Naumov was a teacher at the Russian Islamic University, a member of the Ulema Council of the SAM of Russia, an imam-khatyb of the Al-Iman parish of the mukhtasibat of the Soviet and Volga regions of Kazan. In March 2020, he was accused of involvement in the activities of the banned religious association “Nurjular” and detained.

 

According to the investigation, since 2015, Naumov “organized the activities of secret groups” and held “secret propaganda meetings” “Nurjular”. In addition, from the point of view of the investigation with which the court agreed, in November 2015 he organized the project “Yashlar Bistase” (“Youth Sloboda”) – Sunday courses on the basics of Islam for schoolchildren in the villages of Tatarstan. The investigation claimed that Naumov created this project, using other citizens, to increase the number of Nurjular followers in the republic and financed it through remittances: allocated money for transport, food and accommodation.

 

The verdict also mentions Naumov’s connection with graduates of the Muhammadiya madrasah Nail Vakhitov and Salavat Muzafarov, who were convicted under Art. 282.2 of the Criminal Code (Vakhitov received seven years in prison, Muzafarov – four years).

 

According to the lawyer, during the searches, Naumov was found two books by Said Nursi (alleged ideologist of “Nurjular”). However, according to the defender, the investigation did not provide evidence that Naumov preached a prohibited ideology. The lawyer also stated that witnesses, one of whom was classified, claimed Naumov’s membership in Nurcular only from the words of others.

 

We consider the Nurjular ban illegal. His recognition as an extremist organization in 2008 was the result of unreasonable bans on the books of the Turkish Islamic theologian of the moderate direction Said Nursi – for promoting the superiority of Islam over other religions. Recall that the European Court of Human Rights in 2018 ruled that by banning these books, Russian courts violated Art. 10 of the European Convention guaranteeing freedom of expression. We believe that Russian Muslims studying Nursi’s heritage do not constitute a single organization. Nevertheless, the Nurcular association is banned in Russia as an extremist organization, as a result of which Muslims reading and discussing Nursi’s books are prosecuted.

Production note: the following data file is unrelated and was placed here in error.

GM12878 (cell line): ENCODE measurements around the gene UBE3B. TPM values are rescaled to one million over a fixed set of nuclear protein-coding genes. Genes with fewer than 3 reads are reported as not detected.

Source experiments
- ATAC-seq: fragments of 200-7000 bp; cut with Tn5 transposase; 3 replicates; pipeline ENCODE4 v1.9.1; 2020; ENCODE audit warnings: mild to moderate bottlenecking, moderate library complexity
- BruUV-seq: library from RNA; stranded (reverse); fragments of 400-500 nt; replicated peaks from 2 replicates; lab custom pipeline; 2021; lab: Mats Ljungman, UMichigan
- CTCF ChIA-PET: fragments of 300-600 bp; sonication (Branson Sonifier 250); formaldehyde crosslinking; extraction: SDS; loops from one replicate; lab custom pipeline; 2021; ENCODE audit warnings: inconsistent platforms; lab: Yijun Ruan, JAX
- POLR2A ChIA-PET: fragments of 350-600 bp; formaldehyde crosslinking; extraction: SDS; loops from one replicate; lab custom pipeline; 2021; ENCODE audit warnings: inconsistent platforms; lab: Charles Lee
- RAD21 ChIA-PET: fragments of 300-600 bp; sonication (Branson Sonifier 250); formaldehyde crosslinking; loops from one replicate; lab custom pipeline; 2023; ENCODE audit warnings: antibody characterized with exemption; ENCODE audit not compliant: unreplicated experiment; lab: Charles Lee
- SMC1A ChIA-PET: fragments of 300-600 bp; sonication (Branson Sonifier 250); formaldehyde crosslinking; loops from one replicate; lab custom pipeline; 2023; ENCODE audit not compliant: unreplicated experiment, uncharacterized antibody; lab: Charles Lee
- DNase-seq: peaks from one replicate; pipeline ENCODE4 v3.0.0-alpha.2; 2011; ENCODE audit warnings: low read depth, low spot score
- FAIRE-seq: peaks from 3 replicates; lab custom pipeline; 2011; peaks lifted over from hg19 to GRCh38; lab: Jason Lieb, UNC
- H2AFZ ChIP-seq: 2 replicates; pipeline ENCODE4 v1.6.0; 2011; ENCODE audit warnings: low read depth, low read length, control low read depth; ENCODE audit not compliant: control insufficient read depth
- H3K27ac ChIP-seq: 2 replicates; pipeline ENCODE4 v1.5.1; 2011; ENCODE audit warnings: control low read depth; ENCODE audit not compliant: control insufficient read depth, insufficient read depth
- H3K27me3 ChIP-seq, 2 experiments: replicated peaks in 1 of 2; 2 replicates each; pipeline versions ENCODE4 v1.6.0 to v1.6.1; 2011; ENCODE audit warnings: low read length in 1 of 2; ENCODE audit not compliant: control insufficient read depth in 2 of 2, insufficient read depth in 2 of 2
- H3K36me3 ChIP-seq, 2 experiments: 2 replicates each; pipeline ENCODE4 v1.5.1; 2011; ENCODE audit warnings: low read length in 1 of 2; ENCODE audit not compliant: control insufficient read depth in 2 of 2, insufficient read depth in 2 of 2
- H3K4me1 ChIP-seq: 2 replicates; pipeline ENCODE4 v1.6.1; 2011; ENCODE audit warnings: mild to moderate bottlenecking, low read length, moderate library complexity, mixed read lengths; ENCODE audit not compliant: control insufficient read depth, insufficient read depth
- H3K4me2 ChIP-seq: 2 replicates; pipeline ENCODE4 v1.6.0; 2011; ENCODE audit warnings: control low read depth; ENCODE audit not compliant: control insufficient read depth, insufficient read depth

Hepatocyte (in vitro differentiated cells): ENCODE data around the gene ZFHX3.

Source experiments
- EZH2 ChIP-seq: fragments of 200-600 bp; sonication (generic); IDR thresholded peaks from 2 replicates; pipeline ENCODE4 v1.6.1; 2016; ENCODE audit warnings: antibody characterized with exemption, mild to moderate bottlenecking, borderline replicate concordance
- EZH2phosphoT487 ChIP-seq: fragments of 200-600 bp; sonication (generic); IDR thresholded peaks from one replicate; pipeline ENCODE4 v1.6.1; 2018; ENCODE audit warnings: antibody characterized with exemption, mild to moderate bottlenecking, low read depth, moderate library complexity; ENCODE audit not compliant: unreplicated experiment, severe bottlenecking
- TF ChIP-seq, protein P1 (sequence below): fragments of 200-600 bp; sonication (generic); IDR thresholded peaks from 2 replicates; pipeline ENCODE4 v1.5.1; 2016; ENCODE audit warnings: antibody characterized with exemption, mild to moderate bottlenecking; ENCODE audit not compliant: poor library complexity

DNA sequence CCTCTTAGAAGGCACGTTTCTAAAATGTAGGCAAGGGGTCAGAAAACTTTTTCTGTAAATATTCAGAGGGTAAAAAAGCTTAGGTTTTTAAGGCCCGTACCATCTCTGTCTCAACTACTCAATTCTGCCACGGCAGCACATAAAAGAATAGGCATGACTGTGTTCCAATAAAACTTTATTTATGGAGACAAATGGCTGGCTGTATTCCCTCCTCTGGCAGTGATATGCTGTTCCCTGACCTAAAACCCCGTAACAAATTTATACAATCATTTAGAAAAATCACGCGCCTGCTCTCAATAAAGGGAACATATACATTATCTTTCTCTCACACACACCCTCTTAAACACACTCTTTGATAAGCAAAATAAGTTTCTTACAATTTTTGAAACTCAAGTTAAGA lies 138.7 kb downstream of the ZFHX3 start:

Further reading about FORB in Russia on HRWF website





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RUSSIA: A Jehovah’s Witness fined as an objector to military service

A Jehovah’s Witness objector to military service fined for evasion of conscription

Sova Center (21.01.2022) – https://bit.ly/3IHi6k8On January 17, 2022, the Nevelsk City Court of the Sakhalin Region found Jehovah’s Witness Yevgeny Kulakov guilty under Part 1 of Art. 328 of the Criminal Code (evasion of conscription) and fined him 120,000 rubles.

The believer said that he was denied the right to alternative civil service. The court, according to him, provided false information that he, as a student, participated in military shootings, which means that he misled the state about his religious beliefs. At the same time, the organizer of the shootings denied this information, saying that no shootings were carried out on the day Kulakov was supposed to have taken part in them.

The prosecutor requested a punishment of 100,000 rubles fine, but the judge imposed a larger fine.

Evgeny’s parents are accused under Art. 282.2 of the Criminal Code (organization and participation in the activities of an extremist organization).

 

Picture: Old apartment block in Nevelsk on Sakhalin Island (Credit: Alamy)

Further reading about FORB in Russia on HRWF website





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RUSSIA: A Tablighi Muslim sentenced to 3 years in a penal colony

A Tablighi Jamaat Muslim sentenced to three years in a penal colony

Mikhail Kolotylin was convicted under Art. 282.2 Criminal Code for organizing Tablighi Jamaat activities in the Volgograd region.

Human Rights Without Frontiers urges the Russian authorities to release Muslim prisoners belonging to the peaceful movement of Tablighi Jamaat and to put an end to the ban on this non-violent movement.

HRWF/ SOVA Center (11.12.2021) – On December 2, 2021, the Soviet District Court of Volgograd sentenced 51-year-old local Mikhail Kolotilin, accused of involvement in the Tablighi Jamaat movement banned in Russia. He was found guilty of organizing the activities of an extremist organization (Part 1 of Art. 282.2 of the Criminal Code) and sentenced to three years in a penal colony.

 

The Kolotilin case was submitted to the court in September 2021. Details of the accusation were not specified.

Earlier, in July 2020, it was reported that six suspects in the Tablighi Jamaat cell organization were detained in the Volgograd region.